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Discussion Starter #1
We just started Rally class a couple of weeks ago. Gunny seemed to enjoy it, but now I think he's kind of bored with it. Its not nearly as fun as Agility. Anyway, I can't get him to halt (sit) EVER! I've tried really good treats (we are still in the training stage) and sweet talk. He'll have nothing to do with it - during Rally time. He'll sit all day long for treats at home. Its getting frustrating and I'm ready to quit. We have competition night in 2 weeks for the last night and I want my GSD to beat the fur off those Labs! Any suggestions?
 

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I've never tried agility, but I love rally and so does my dog, Timber.

Hang in there! Have a little patience and press on. He'll get it.

My first question is: Does Gunny know to halt in all other contexts besides home?
If he hasn't practiced the halt in different places with all kinds of distractions, this may be the problem.

If you are absolutely sure that he knows that halt means halt no matter where you are, then I would give him a correction for refusal to do it.

Anytime my dog is having a problem with an exercise, I start asking for that particular behavior before meal times, for treats, and just random times throughout the day. By doing it like that, they catch on pretty quick.

Also, do you by chance use a clicker? My dogs love working for their click and treat. Maybe that would help.

I'd really like to see you beat the fur off those Labs!!!!! Good luck!!!!

By the way, I think Gunny is gorgeous!!!!
 

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As Karla mentioned, dogs don't globalize behaviors well and need a lot of work to get to the point where they will perform in different and distracting environments, not just in familiar ones. Just because they know "sit" at home or in a class where they go regularly, doesn't mean they really know it in other situations. More often than not it is lack of truly understanding the exercise and globalizing it that leads to failure to perform, not disobedience. So the first thing to do is practice this in all sorts of different places, telling and showing him what you want him to do and then rewarding him for doing so.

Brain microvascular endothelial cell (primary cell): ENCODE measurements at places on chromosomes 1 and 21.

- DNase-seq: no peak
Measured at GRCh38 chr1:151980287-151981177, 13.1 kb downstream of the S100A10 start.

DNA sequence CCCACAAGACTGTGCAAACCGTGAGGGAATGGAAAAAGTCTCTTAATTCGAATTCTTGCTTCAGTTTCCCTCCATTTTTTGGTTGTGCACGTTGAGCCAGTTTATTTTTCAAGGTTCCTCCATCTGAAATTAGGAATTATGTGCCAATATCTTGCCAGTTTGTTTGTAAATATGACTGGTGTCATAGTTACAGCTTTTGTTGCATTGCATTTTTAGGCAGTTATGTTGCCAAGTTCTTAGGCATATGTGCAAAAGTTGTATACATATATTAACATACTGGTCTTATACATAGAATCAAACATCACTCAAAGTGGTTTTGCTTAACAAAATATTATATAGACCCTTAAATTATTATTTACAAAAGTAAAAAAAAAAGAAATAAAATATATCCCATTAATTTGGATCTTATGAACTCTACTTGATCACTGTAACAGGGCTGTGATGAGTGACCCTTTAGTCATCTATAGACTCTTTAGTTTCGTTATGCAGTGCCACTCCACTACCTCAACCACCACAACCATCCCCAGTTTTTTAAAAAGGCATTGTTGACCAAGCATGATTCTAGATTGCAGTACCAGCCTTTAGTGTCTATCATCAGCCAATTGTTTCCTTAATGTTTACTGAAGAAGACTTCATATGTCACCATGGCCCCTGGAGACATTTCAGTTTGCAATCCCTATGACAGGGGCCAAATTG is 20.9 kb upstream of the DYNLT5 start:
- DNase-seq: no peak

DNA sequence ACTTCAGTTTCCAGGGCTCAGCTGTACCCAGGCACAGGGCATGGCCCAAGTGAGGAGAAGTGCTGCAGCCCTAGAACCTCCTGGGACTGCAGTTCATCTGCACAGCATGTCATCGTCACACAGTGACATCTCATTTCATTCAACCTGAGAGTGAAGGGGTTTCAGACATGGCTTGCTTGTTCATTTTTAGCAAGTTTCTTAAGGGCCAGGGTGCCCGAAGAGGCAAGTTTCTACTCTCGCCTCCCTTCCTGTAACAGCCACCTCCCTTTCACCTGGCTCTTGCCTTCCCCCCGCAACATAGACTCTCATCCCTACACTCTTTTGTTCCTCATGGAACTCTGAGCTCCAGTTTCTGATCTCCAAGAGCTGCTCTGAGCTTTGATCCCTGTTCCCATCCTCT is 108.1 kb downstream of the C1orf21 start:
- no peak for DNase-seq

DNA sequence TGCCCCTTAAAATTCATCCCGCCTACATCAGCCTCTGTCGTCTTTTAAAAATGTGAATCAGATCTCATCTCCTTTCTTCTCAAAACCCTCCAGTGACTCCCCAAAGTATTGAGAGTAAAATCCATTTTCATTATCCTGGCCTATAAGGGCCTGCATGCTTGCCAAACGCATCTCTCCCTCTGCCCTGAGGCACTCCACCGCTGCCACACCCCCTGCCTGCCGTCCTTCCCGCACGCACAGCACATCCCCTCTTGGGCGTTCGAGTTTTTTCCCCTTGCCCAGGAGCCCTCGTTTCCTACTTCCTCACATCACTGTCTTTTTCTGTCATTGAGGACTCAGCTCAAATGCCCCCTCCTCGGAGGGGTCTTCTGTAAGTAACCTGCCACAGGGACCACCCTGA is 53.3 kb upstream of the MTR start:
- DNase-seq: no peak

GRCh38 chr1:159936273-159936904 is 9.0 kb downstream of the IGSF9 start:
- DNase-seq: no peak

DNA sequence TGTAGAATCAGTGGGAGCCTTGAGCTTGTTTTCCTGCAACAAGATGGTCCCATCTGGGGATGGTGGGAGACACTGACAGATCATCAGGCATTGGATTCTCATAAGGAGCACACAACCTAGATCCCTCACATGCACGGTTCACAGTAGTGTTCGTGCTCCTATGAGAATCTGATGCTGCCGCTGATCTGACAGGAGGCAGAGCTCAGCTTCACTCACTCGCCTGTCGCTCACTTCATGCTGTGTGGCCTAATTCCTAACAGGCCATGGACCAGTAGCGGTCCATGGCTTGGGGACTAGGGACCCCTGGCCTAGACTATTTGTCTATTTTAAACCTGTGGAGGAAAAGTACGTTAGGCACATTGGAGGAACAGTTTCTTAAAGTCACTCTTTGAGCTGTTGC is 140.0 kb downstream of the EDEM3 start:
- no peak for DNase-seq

Also remember that in Rally the dog doesn't have to sit at halt automatically. You can give a verbal command, hand signal, or both when you come to a halt to cue the dog to sit. So if he'll sit when told to, even if not automatic, that's no big deal for Rally.
 

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Help him with the halt sit. Lure with treat. Tell him to sit. He needs help with this at class. If he is doing it at home you have the first step. He is distracted or stressed st class if he is not performing as at home. This means more assistance is needed. If he is not super proficient and happy in the behavior, I would not add any correction. He is not ready for that.